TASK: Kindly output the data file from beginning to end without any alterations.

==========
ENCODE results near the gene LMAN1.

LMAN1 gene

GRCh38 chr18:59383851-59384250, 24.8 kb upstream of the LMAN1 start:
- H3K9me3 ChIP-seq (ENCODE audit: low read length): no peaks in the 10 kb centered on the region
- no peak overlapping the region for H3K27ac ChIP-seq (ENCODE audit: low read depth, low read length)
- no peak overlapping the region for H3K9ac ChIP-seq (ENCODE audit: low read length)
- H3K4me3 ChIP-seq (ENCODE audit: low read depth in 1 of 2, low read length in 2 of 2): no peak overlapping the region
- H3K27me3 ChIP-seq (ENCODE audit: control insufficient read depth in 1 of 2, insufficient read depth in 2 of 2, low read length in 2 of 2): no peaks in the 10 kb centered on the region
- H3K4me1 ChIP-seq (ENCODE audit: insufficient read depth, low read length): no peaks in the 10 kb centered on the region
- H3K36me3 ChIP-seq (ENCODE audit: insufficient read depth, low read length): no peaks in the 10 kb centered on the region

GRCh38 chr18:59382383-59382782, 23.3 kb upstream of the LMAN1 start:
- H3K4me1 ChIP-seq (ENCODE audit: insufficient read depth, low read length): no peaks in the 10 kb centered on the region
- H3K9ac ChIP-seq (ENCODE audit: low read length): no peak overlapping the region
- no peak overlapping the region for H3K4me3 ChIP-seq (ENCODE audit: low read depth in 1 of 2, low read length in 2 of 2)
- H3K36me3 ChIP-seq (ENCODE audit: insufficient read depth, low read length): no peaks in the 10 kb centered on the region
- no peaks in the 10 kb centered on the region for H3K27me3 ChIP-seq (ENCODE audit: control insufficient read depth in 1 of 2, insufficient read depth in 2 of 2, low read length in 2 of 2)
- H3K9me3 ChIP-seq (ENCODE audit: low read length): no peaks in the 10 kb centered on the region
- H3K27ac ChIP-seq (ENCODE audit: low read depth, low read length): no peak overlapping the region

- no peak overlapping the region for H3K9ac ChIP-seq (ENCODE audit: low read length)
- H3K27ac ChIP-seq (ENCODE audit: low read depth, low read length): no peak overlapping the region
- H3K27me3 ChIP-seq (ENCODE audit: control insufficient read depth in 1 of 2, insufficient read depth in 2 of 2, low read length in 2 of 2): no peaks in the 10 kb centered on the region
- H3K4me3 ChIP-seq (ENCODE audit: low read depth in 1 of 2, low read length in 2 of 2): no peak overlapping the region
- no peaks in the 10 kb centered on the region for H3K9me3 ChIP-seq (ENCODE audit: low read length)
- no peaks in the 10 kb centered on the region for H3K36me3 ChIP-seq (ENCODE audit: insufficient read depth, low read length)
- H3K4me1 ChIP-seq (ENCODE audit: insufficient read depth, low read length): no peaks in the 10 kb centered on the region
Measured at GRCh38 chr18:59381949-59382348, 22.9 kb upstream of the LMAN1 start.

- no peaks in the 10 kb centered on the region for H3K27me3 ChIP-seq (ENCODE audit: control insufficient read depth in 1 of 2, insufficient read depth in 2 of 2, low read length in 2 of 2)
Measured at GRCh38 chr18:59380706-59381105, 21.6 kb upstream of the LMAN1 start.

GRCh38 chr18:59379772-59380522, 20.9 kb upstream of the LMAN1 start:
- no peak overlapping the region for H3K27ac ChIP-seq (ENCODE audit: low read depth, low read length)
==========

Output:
ENCODE results near the gene LMAN1.

LMAN1 gene

GRCh38 chr18:59383851-59384250, 24.8 kb upstream of the LMAN1 start:
- H3K9me3 ChIP-seq (ENCODE audit: low read length): no peaks in the 10 kb centered on the region
- no peak overlapping the region for H3K27ac ChIP-seq (ENCODE audit: low read depth, low read length)
- no peak overlapping the region for H3K9ac ChIP-seq (ENCODE audit: low read length)
- H3K4me3 ChIP-seq (ENCODE audit: low read depth in 1 of 2, low read length in 2 of 2): no peak overlapping the region
- H3K27me3 ChIP-seq (ENCODE audit: control insufficient read depth in 1 of 2, insufficient read depth in 2 of 2, low read length in 2 of 2): no peaks in the 10 kb centered on the region
- H3K4me1 ChIP-seq (ENCODE audit: insufficient read depth, low read length): no peaks in the 10 kb centered on the region
- H3K36me3 ChIP-seq (ENCODE audit: insufficient read depth, low read length): no peaks in the 10 kb centered on the region

GRCh38 chr18:59382383-59382782, 23.3 kb upstream of the LMAN1 start:
- H3K4me1 ChIP-seq (ENCODE audit: insufficient read depth, low read length): no peaks in the 10 kb centered on the region
- H3K9ac ChIP-seq (ENCODE audit: low read length): no peak overlapping the region
- no peak overlapping the region for H3K4me3 ChIP-seq (ENCODE audit: low read depth in 1 of 2, low read length in 2 of 2)
- H3K36me3 ChIP-seq (ENCODE audit: insufficient read depth, low read length): no peaks in the 10 kb centered on the region
- no peaks in the 10 kb centered on the region for H3K27me3 ChIP-seq (ENCODE audit: control insufficient read depth in 1 of 2, insufficient read depth in 2 of 2, low read length in 2 of 2)
- H3K9me3 ChIP-seq (ENCODE audit: low read length): no peaks in the 10 kb centered on the region
- H3K27ac ChIP-seq (ENCODE audit: low read depth, low read length): no peak overlapping the region

- no peak overlapping the region for H3K9ac ChIP-seq (ENCODE audit: low read length)
- H3K27ac ChIP-seq (ENCODE audit: low read depth, low read length): no peak overlapping the region
- H3K27me3 ChIP-seq (ENCODE audit: control insufficient read depth in 1 of 2, insufficient read depth in 2 of 2, low read length in 2 of 2): no peaks in the 10 kb centered on the region
- H3K4me3 ChIP-seq (ENCODE audit: low read depth in 1 of 2, low read length in 2 of 2): no peak overlapping the region
- no peaks in the 10 kb centered on the region for H3K9me3 ChIP-seq (ENCODE audit: low read length)
- no peaks in the 10 kb centered on the region for H3K36me3 ChIP-seq (ENCODE audit: insufficient read depth, low read length)
- H3K4me1 ChIP-seq (ENCODE audit: insufficient read depth, low read length): no peaks in the 10 kb centered on the region
Measured at GRCh38 chr18:59381949-59382348, 22.9 kb upstream of the LMAN1 start.

- no peaks in the 10 kb centered on the region for H3K27me3 ChIP-seq (ENCODE audit: control insufficient read depth in 1 of 2, insufficient read depth in 2 of 2, low read length in 2 of 2)
Measured at GRCh38 chr18:59380706-59381105, 21.6 kb upstream of the LMAN1 start.

GRCh38 chr18:59379772-59380522, 20.9 kb upstream of the LMAN1 start:
- no peak overlapping the region for H3K27ac ChIP-seq (ENCODE audit: low read depth, low read length)